And Then. They, are scraping, by, selling. Beaver skins, for pennies, they're selling. They shave bark off trees and they cure it. And sell it to people who burn the bark. You know, they they, they meet people. Twice a year on the river to sell. The the bundles, of the shaven, cured, bark. You know i've been reading all this other stuff. And so these people. Okay. They're an inhospitable. Forest. With, zillions of mosquitoes. And everyone's, sick even the dogs are sick. They built, a huge and ungainly, structure. Uh. In, like what the 1820s. Which they then tore down. To build in 1880. A church at an expense of over a hundred thousand dollars. In its place. It just doesn't really, make sense, a lot of the people. You know they worked on the canals. You know. The erie canals, which. They talk about digging them out, but the thing is they were just, backfilled, in they they were already there they just had to clear them out. And they used them for a while then they abandoned them they were abandoned. Why wouldn't they keep using them it would make sense to keep using them. Because when you build a canal you also have to build a zillion bridges. And it's just doesn't make sense to do all that and then just abandon, it. Um. The mentions of the indians, are. Sometimes. Believable, and sometimes less believable. But the. No the year of 1812. Just comes up again and again. Um and they talk about. Different. Battles sometimes, different stories. Uh recounting, the same battle or same incidents. Uh, vary quite a bit. So the information, is all, quite sketchy, already, in, the late 1800s, when you're talking about the early 1800s. Which is what we found elsewhere. Now i thought it was interesting here that they had the. Long ago. They had additional reason for conflicting, testimony, vis-a-vis, the rarity of the perfect accuracy, of observation, and strength of memory combined with the faculty of clearness, and statement. There was a fragment. Or chip, of a tree this is interesting too. At one time in the possession of the ashtabula. Historical, society which was a curiosity, the tree of which that was a chip, was chopped down and butted off for a saw log. About three feet from the ground some 30 rods, southeast, of, fort hill and kanye. In 1829, by silos, davis. Blah blah blah. Some marks were found upon it near the heart of the tree. And. The judge. With a magnifying, glass counted 350. Annual, rings. In that part of the stump outside, of the marks. Deducting. 350, years prior to. 1829. Leaves the year 1479. Where the marks, when the marks were made. And the marks. Or the cuts that were made, were clearly, made with. A tool, a metal tool of some sort. So this was 13 years before the quote discovery, of america by columbus.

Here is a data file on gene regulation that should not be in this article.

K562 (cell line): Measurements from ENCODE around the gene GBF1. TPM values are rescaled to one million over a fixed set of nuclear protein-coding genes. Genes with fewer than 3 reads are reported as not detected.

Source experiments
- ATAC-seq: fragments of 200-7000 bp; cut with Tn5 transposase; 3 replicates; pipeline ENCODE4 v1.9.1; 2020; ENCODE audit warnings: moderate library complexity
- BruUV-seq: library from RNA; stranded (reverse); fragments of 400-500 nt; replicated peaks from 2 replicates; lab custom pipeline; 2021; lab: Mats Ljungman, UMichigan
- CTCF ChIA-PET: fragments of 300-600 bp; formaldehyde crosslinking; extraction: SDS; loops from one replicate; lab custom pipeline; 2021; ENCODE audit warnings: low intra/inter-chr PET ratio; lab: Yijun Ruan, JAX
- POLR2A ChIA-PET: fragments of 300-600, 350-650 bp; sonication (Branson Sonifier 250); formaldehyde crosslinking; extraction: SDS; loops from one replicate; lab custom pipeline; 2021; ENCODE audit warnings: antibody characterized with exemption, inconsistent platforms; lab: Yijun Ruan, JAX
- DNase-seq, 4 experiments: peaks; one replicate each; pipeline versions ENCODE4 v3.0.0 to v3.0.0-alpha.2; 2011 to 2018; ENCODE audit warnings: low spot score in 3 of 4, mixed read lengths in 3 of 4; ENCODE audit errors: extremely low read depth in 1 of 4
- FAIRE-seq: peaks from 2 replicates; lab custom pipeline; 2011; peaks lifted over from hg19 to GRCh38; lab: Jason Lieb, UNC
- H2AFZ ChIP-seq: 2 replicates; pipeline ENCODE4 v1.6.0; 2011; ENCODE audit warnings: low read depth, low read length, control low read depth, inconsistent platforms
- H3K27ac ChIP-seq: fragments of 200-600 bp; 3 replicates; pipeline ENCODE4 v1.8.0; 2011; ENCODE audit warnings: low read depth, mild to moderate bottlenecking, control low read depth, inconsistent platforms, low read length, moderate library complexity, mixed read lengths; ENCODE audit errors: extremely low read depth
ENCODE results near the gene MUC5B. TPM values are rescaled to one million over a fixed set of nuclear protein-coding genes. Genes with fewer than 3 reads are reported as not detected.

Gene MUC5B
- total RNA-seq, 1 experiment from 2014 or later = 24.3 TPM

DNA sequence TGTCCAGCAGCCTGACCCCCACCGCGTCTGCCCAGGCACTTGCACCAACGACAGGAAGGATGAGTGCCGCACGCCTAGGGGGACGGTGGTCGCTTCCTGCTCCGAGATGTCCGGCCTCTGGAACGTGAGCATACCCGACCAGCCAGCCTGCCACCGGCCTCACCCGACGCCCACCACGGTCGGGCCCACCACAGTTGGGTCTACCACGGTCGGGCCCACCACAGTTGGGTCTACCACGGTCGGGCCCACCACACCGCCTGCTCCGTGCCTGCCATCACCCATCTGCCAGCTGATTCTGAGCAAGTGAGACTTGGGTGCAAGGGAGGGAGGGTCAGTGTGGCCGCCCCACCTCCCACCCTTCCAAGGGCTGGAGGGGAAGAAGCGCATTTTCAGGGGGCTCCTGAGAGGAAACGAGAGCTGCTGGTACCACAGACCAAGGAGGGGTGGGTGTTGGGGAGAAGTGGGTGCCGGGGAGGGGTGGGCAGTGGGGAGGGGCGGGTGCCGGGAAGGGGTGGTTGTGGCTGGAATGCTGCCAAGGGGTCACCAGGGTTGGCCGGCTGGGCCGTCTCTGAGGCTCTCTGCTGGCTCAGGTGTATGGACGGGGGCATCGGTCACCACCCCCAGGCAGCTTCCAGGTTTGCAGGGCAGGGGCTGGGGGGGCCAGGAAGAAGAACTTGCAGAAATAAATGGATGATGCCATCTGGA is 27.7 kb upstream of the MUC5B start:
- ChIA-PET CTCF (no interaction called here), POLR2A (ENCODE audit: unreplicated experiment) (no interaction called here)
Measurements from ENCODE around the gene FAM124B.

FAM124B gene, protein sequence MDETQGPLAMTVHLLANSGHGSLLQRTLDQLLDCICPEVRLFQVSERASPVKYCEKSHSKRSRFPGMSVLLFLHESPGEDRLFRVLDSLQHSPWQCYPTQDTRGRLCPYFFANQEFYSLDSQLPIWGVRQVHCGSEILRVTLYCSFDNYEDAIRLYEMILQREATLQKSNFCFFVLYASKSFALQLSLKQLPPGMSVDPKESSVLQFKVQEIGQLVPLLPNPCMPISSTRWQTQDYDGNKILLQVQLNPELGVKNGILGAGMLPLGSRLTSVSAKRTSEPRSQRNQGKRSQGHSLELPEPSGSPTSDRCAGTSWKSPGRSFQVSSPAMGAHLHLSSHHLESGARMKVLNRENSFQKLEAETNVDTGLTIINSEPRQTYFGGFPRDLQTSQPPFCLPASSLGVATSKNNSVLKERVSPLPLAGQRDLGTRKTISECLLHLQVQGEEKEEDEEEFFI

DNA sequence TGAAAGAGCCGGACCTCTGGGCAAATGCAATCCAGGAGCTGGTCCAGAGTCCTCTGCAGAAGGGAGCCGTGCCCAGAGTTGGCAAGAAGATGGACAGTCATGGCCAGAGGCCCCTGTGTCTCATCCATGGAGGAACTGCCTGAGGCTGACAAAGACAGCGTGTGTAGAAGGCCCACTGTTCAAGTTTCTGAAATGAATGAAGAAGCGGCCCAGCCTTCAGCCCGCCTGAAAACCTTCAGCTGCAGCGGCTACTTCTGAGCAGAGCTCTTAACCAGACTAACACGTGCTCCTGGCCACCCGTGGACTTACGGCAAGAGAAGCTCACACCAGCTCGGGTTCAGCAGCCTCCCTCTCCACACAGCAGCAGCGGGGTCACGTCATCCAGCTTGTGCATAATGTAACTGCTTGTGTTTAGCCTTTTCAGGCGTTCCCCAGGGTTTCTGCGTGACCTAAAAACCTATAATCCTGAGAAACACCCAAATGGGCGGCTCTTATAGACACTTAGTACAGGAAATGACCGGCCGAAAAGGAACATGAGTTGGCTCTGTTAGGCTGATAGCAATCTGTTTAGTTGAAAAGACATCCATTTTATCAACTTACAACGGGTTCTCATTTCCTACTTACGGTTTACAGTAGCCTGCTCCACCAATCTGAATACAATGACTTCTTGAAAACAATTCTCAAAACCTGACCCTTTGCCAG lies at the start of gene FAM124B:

Um. So who could have made. The marks with a saw or an axe of metal. They thought maybe it was done by the, the race of indians, that. That preceded, the native americans. Uh. Of the time. Of which the native americans. Only knew, little bits about, they called them the mound, builders. They said maybe they had use of copper that could have been hardened, so that it could cut like steel. Well i've never seen copper cut like steel personally. So in the spring of 1815, a mound on harbor street and kanye was cut through for a road. One morning succeeding. A heavy rain mr walker who was up very early picked up the jawbone. Together. With an artificial, tooth which lay near. He fitted. The tooth in a cavity. From which it had evidently, fallen. The tooth was metallic, probably silver. Little was thought about the circumstance. Well, it shows they were pretty advanced, people to have artificial, teeth right. Then, um, mr solomon, swetland, of connect. Cross lake oh wait that's different story. Um. It's an interesting story but. Uh the guy. Guy got caught up in lake erie with winds and he had to, he had to. Go in a tiny canoe through big waves all the way to canada, on the other side and work his way back, and he came back, during his own funeral, came back into town. Oh well. Um. So, there were mounds. Situated in the eastern part of the village of kanye an extensive bearing ground. Which appeared to have no connection with the varying places of the indians. Among the human bones found in the mounts were some belonging to men of gigantic. Structure. Some of the skulls were of sufficient. Capacity, to, admit the head of an ordinary, man. And jaw bones that might have been fitted over the face with equal, facility. The other bones were proportionally. Large, the burying ground referred to contained about four acres, with the exception of a slight angle and conformity. With the natural contour of the ground it was in the form of an oblong square. It appeared to have been accurately, surveyed, into lots running from north to south, and exhibited, all the ordering, prop. All the order and propriety. Of arrangement, deemed necessary to constitute, christian, burial. So i found that interesting, and as a side note i find it interesting that christian burial. Calls for certain. Norms. And. Christians, have been around for 2000 years but the, but the burial sites and the gravestones. Don't go back 2000, years not even close. But, that's. That's another story, which i've covered it before and i have found some. Gravestones, that. Get really close to 1812. And that have, dates. Earlier than 1812. But, they seem to also. Oftentimes. Have. Gravestones, that are of exactly, the same stone. Cut. And placement. Of much later. Dates, as well. So. Um. It looks like, like somebody was commemorating. An earlier, ancestor, or something like that. So. Anyway. Yeah there's a lot of interesting stuff here. Um. The guy who traveled around he saw. The, courthouses. Uh, that. Looked the same as he had sketched long ago from his earlier journey see the courthouses, were already there.